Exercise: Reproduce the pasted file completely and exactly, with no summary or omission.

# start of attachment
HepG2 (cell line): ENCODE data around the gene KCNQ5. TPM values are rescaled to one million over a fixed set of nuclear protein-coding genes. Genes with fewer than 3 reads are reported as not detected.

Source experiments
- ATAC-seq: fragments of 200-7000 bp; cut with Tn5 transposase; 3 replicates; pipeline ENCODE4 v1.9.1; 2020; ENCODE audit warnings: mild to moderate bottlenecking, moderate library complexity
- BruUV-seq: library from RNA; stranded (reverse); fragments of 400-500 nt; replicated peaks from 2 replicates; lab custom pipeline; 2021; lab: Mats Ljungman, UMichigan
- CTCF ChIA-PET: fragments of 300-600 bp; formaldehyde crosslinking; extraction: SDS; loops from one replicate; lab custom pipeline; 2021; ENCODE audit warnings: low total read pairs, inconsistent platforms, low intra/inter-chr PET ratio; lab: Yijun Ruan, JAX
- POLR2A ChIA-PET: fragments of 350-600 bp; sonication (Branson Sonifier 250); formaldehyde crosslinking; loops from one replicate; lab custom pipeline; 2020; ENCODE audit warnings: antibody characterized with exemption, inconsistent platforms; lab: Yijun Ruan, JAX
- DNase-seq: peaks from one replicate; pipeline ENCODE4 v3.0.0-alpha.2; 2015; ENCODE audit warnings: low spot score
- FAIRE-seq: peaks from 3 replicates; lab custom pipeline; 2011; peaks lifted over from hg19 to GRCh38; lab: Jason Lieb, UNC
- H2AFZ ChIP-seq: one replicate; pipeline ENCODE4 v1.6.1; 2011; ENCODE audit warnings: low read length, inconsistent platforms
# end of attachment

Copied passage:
HepG2 (cell line): ENCODE data around the gene KCNQ5. TPM values are rescaled to one million over a fixed set of nuclear protein-coding genes. Genes with fewer than 3 reads are reported as not detected.

Source experiments
- ATAC-seq: fragments of 200-7000 bp; cut with Tn5 transposase; 3 replicates; pipeline ENCODE4 v1.9.1; 2020; ENCODE audit warnings: mild to moderate bottlenecking, moderate library complexity
- BruUV-seq: library from RNA; stranded (reverse); fragments of 400-500 nt; replicated peaks from 2 replicates; lab custom pipeline; 2021; lab: Mats Ljungman, UMichigan
- CTCF ChIA-PET: fragments of 300-600 bp; formaldehyde crosslinking; extraction: SDS; loops from one replicate; lab custom pipeline; 2021; ENCODE audit warnings: low total read pairs, inconsistent platforms, low intra/inter-chr PET ratio; lab: Yijun Ruan, JAX
- POLR2A ChIA-PET: fragments of 350-600 bp; sonication (Branson Sonifier 250); formaldehyde crosslinking; loops from one replicate; lab custom pipeline; 2020; ENCODE audit warnings: antibody characterized with exemption, inconsistent platforms; lab: Yijun Ruan, JAX
- DNase-seq: peaks from one replicate; pipeline ENCODE4 v3.0.0-alpha.2; 2015; ENCODE audit warnings: low spot score
- FAIRE-seq: peaks from 3 replicates; lab custom pipeline; 2011; peaks lifted over from hg19 to GRCh38; lab: Jason Lieb, UNC
- H2AFZ ChIP-seq: one replicate; pipeline ENCODE4 v1.6.1; 2011; ENCODE audit warnings: low read length, inconsistent platforms